Children that are placed in foster care are often at their most vulnerable. It is hard to imagine how confusing and bewildering it must be to be placed with strangers in unfamiliar homes and surroundings. Many children have come from abusive environments or have suffered the loss of parents. For many children, their memories of foster care are positive ones. Sadly, for some children, their experience in foster care is one of fear and abuse.
These children suffer sexual, and/or physical, and/or emotional abuse and neglect by the very people who are entrusted with their care. For many years those who have suffered abuse at the hands of foster carers have found bringing civil compensation claims against the local authority or private agency who placed them very difficult in that they have had to show negligence on the part of the local authority/agency. This is often difficult due to records being lost and social workers having died or moved on.
Following the Supreme Court’s landmark decision in Armes v Nottinghamshire County Council 2017, victims of abuse by foster carers are able to seek compensation from the local authority which placed them in foster care. The reason for this is that in the Armes case, the court ruled that a local authority was vicariously liable for the wrongdoings of their foster carers. Emmott Snell Solicitors have recently represented two siblings who recovered compensation from the local authority as a result of sexual, physical, and emotional abuse they suffered at the hands of their foster mother, her partner, and her daughter.
The Facts of the Case
In order to protect their identities, the siblings are referred to in this article as AA and AZ. Sadly, AA and AZ’s mother died when both siblings were very young. Following their mother’s death, the siblings were taken into the care of the local authority and placed into foster care. During their time at this foster placement, the siblings suffered sexual, physical, and emotional abuse and neglect by the person who was entrusted with their care. This abuse was also meted out by their foster carer’s partner and daughter. Shockingly, the local authority was already aware of the risk that this foster carer posed to the children, based on information that had come from two children previously placed there regarding the treatment they had received.
Around two years after the siblings were first fostered by this carer, due to concerns about their care they were removed. Following their removal from the foster placement, the siblings disclosed that they had been subjected to sexual, physical, and emotional abuse.
The Civil Claim Process
At the time of approaching Emmott Snell Solicitor, the siblings were adults and brought their claims out of time. The basic rule in English law is that an adult who is harmed or injured must bring their claim within three years from the date of their injury. This means their claim must be registered at court by the third anniversary of their injury. If a child is harmed, they must register their compensation claim before their 21st birthday. These rules have been in force since the Limitation Act 1980, and the legal principle is known as ‘limitation’. The siblings had previously instructed solicitors and decided to transfer to Emmott Snell Solicitors. As their claims had previously been framed in negligence against the local authority, Emmott Snell Solicitors sent a supplementary letter of claim to them citing further allegations, and in particular that the local authority was liable for the wrongdoings of the foster carer. As a result of a response not being forthcoming, the siblings’ claims were registered at court. The court ordered that the siblings’ be anonymised in their claims to protect their identity.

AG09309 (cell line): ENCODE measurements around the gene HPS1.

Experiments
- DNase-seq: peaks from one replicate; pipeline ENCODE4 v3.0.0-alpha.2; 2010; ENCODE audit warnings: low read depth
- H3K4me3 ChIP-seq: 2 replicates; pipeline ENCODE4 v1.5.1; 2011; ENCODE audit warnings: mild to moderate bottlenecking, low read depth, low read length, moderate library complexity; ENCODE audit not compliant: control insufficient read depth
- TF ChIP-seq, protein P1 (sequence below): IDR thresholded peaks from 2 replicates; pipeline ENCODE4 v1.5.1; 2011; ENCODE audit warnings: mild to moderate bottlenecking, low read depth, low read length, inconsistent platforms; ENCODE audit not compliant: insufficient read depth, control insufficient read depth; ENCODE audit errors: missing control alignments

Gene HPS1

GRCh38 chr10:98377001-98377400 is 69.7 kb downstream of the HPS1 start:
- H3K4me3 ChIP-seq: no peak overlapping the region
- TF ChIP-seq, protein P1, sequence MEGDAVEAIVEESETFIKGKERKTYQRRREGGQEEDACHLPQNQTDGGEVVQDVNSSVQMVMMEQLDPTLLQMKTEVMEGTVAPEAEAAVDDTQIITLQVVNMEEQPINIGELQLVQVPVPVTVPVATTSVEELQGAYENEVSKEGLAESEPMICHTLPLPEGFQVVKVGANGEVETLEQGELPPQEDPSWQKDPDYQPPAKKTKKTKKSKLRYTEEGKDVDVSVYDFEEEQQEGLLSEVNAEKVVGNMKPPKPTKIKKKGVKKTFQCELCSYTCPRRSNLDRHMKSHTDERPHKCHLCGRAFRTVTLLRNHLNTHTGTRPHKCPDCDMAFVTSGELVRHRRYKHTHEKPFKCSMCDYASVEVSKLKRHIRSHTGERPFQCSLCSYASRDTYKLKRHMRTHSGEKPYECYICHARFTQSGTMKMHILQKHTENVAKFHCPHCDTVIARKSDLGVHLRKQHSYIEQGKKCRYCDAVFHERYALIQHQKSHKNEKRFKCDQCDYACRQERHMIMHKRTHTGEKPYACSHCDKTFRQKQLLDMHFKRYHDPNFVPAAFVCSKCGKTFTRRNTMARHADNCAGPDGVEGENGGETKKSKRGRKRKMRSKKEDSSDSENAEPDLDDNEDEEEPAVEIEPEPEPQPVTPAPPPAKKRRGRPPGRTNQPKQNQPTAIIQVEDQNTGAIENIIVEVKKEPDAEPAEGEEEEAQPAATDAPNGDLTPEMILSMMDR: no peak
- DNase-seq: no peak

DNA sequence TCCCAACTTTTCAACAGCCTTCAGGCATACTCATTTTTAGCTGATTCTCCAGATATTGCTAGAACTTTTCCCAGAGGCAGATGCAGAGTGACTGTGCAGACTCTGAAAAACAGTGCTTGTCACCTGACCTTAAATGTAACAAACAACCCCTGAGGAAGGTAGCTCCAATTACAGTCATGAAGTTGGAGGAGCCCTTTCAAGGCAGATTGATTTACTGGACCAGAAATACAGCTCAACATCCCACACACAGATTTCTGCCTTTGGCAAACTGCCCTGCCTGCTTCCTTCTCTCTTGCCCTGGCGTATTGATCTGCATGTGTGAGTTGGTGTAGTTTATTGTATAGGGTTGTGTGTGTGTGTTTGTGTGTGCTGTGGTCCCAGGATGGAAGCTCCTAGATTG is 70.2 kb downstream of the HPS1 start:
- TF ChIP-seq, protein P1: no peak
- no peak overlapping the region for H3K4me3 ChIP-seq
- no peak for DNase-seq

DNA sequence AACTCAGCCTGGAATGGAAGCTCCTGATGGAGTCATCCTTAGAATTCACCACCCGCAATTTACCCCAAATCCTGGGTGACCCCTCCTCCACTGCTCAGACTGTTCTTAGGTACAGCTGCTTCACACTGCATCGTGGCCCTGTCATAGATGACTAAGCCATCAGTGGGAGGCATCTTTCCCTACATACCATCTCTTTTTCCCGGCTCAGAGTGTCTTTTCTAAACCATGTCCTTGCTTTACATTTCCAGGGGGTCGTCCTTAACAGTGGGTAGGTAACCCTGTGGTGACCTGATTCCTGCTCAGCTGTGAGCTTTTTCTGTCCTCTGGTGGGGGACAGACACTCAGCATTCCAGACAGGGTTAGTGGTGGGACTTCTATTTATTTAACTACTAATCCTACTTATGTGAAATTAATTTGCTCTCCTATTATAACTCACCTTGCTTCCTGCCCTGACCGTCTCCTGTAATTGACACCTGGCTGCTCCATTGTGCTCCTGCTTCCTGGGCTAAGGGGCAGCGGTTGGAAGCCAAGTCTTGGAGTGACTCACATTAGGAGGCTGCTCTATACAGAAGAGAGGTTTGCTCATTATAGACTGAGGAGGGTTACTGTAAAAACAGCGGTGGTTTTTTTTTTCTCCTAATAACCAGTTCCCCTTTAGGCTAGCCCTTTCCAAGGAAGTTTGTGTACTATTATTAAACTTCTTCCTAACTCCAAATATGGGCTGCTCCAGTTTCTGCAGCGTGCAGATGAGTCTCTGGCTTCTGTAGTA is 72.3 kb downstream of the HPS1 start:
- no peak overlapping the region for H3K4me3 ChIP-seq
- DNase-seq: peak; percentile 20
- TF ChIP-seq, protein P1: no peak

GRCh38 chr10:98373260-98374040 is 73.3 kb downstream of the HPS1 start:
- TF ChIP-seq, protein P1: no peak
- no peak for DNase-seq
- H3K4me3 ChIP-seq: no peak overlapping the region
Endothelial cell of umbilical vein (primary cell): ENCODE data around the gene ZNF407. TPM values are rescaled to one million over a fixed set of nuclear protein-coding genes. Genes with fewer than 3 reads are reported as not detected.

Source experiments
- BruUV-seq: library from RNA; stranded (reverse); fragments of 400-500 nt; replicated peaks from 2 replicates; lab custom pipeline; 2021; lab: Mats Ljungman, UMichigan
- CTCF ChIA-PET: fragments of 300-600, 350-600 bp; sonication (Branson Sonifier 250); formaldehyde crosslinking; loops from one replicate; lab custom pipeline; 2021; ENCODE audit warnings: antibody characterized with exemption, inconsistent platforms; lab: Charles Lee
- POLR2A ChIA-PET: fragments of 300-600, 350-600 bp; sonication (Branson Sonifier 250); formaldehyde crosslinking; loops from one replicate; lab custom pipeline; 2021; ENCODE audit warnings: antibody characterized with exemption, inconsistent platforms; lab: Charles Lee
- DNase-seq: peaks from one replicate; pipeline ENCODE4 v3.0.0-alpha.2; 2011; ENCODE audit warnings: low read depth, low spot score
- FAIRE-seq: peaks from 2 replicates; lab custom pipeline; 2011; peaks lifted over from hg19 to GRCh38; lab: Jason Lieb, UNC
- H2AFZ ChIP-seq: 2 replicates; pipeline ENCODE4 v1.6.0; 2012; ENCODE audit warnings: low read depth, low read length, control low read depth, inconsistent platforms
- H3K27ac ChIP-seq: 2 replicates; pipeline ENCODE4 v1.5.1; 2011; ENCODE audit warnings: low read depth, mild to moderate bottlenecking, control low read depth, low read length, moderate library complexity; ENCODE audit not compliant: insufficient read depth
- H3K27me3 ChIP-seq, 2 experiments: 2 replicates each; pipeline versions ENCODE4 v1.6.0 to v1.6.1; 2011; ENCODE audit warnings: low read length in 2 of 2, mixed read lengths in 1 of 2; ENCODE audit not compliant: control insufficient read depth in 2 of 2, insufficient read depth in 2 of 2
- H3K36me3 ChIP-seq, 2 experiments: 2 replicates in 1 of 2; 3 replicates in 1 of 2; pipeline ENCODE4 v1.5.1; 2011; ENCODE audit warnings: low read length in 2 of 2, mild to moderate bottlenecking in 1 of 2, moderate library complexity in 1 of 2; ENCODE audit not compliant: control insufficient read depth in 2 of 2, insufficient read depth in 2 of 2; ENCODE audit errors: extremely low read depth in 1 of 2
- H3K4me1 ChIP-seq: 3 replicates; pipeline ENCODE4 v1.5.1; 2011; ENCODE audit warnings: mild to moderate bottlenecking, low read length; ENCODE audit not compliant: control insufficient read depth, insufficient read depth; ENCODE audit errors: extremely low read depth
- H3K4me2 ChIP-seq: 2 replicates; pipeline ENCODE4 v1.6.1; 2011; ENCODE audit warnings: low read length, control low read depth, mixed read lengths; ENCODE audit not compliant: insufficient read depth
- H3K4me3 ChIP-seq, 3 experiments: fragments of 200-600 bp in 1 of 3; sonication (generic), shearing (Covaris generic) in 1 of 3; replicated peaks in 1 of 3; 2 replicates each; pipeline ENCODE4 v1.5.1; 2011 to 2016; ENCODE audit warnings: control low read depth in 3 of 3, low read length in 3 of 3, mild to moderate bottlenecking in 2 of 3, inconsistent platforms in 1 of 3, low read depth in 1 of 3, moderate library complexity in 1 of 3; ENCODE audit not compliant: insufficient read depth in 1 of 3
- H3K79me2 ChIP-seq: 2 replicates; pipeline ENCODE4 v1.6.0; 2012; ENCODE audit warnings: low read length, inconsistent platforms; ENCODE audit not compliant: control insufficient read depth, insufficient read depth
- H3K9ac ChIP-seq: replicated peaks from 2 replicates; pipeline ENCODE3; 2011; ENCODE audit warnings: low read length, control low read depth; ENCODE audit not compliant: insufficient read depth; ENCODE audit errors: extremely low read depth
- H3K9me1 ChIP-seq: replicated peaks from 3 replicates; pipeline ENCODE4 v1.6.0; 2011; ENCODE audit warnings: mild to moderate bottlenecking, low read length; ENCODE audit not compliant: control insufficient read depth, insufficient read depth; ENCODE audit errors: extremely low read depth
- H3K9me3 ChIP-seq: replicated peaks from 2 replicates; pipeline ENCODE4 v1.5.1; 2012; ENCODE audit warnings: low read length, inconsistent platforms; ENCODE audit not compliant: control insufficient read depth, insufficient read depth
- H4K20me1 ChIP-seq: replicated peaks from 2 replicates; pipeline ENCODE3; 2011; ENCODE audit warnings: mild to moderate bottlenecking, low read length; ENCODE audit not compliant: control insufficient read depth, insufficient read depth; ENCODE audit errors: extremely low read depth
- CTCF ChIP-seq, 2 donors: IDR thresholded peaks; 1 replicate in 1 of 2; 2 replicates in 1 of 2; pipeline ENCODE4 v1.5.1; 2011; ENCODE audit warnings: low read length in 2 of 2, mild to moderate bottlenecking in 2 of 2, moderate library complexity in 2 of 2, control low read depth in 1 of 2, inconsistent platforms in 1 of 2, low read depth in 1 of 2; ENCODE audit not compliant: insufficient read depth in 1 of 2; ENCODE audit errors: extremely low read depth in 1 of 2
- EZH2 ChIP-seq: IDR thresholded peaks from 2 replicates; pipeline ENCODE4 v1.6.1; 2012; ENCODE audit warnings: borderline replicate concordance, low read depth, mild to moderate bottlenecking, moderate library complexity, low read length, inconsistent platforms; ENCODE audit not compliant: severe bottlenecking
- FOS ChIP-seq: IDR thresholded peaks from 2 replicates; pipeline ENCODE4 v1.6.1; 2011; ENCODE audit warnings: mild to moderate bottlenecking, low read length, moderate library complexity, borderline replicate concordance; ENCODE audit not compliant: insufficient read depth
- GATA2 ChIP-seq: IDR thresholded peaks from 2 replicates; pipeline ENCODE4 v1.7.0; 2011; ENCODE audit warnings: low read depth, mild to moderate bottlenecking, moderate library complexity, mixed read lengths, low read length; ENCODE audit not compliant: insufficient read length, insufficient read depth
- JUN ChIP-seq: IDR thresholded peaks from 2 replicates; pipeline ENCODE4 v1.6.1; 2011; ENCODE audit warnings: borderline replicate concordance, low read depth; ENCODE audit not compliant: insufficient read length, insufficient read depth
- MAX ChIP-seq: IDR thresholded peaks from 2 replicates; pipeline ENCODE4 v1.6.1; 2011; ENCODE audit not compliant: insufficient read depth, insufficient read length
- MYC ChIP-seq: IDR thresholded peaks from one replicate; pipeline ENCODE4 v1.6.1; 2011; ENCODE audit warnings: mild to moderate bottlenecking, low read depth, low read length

The siblings felt their whole life had been affected as a result of their abuse in foster care. This was confirmed by the psychiatric expert in the case. The medical evidence showed that AA and AZ had been affected by the abuse they had suffered in foster care. Diagnoses included Post Traumatic Stress Disorder, Recurrent Depressive Disorder, Mixed Anxiety and Depressive Disorder, Conduct Disorder, and an eating disorder. The expert found that many aspects of their lives had been adversely affected as a consequence of the abuse. Treatment for AZ, and provision for future treatment for AA were recommended.
The expert considered that the abuse had affected the siblings’ education and contributed towards AZ’s difficulties with employment. This meant that we were able to include treatment costs in both claims and a loss of earning’s claim in AZ’s claim.
Following the service of the medical reports and schedules setting out each client’s financial losses, the defendant made offers of settlement. A barrister with expertise in claims similar to those of the siblings met with them and advised them on all aspects of their claim, including the likely level of compensation they would recover if their claims proceeded to trial. Following some negotiation, the cases concluded before trial.
Whilst no amount of money can make up for the harm that AA and AZ suffered, and the effect it had on their childhood and adult life, it is hoped that the settlement they received will find some closure and provide important recognition for the injury they suffered whilst in foster care.
If you have suffered childhood sexual abuse in foster care and are wondering what to do about it, please don’t hesitate to contact us for an informal initial chat or download our guide, which we hope, may be of some assistance to you. We will be pleased to assist.